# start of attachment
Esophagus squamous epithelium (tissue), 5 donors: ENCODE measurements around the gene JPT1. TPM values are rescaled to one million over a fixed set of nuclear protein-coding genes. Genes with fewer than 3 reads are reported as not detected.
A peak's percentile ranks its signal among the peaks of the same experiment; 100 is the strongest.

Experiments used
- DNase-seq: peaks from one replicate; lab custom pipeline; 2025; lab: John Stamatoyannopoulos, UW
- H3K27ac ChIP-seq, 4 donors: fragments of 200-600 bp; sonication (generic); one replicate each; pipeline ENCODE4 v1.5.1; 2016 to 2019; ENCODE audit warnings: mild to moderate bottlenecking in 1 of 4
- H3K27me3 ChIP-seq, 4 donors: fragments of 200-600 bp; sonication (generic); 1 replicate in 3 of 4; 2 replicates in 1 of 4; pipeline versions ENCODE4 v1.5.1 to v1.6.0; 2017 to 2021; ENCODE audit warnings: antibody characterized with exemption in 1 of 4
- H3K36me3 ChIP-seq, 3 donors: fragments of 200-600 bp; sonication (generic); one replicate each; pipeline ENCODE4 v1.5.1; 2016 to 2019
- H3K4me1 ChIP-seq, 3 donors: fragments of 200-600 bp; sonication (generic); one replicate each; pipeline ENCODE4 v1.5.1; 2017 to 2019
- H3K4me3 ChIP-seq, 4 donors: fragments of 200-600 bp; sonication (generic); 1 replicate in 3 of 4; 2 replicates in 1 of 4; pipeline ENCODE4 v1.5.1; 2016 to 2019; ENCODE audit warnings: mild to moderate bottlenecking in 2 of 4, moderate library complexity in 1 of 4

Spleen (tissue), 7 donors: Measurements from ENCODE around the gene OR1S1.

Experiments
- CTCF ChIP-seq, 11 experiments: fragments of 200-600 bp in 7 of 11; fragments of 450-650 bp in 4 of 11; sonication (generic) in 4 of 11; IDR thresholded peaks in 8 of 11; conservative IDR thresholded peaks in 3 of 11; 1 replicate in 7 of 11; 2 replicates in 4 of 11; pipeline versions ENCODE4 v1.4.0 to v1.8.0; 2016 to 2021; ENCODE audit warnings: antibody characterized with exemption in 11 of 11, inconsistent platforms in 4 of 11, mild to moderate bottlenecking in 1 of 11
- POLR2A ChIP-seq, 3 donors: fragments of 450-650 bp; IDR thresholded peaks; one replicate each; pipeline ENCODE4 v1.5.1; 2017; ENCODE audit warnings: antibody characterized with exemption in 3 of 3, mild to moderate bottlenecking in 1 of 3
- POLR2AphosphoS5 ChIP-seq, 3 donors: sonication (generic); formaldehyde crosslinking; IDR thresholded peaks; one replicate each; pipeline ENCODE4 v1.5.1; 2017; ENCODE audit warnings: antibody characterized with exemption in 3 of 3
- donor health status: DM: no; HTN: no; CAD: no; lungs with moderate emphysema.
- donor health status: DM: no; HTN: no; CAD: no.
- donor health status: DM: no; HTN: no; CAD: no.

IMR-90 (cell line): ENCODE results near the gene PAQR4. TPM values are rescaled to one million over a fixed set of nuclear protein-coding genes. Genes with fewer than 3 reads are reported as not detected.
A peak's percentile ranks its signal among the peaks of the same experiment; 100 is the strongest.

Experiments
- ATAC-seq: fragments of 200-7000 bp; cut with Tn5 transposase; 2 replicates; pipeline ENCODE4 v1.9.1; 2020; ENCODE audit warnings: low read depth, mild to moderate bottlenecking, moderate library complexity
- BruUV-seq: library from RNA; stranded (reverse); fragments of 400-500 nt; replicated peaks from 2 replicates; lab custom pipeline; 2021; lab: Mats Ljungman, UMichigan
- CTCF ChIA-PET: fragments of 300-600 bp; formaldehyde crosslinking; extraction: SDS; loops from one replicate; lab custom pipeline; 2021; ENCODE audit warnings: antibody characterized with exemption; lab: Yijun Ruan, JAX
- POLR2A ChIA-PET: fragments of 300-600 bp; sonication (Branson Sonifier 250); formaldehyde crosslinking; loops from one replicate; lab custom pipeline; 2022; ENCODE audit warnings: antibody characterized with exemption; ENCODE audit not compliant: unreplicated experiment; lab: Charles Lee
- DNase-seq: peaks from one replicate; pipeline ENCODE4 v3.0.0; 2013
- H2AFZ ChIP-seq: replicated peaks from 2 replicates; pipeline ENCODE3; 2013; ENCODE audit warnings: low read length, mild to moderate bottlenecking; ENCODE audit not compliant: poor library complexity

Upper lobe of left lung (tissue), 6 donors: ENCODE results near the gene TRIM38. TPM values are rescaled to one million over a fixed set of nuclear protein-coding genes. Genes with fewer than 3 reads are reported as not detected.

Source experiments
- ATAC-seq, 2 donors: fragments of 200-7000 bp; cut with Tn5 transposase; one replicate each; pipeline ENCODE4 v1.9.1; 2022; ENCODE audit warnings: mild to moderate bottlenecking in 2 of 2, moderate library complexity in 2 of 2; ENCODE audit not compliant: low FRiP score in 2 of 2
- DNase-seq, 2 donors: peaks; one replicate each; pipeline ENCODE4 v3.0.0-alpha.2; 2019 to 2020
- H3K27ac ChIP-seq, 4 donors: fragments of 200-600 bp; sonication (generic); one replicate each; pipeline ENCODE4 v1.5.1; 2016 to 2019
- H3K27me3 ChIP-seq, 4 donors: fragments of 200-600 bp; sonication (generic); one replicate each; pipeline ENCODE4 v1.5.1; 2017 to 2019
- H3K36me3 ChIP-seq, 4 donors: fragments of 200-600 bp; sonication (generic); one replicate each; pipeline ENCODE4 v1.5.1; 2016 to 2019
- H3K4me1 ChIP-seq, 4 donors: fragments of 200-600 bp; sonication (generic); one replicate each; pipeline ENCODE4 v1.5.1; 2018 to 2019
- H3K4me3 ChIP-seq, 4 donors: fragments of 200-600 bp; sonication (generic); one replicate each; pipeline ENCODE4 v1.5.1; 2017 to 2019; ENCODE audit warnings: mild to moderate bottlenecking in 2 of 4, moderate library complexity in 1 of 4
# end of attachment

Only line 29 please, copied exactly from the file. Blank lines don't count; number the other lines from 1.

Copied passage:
- ATAC-seq, 2 donors: fragments of 200-7000 bp; cut with Tn5 transposase; one replicate each; pipeline ENCODE4 v1.9.1; 2022; ENCODE audit warnings: mild to moderate bottlenecking in 2 of 2, moderate library complexity in 2 of 2; ENCODE audit not compliant: low FRiP score in 2 of 2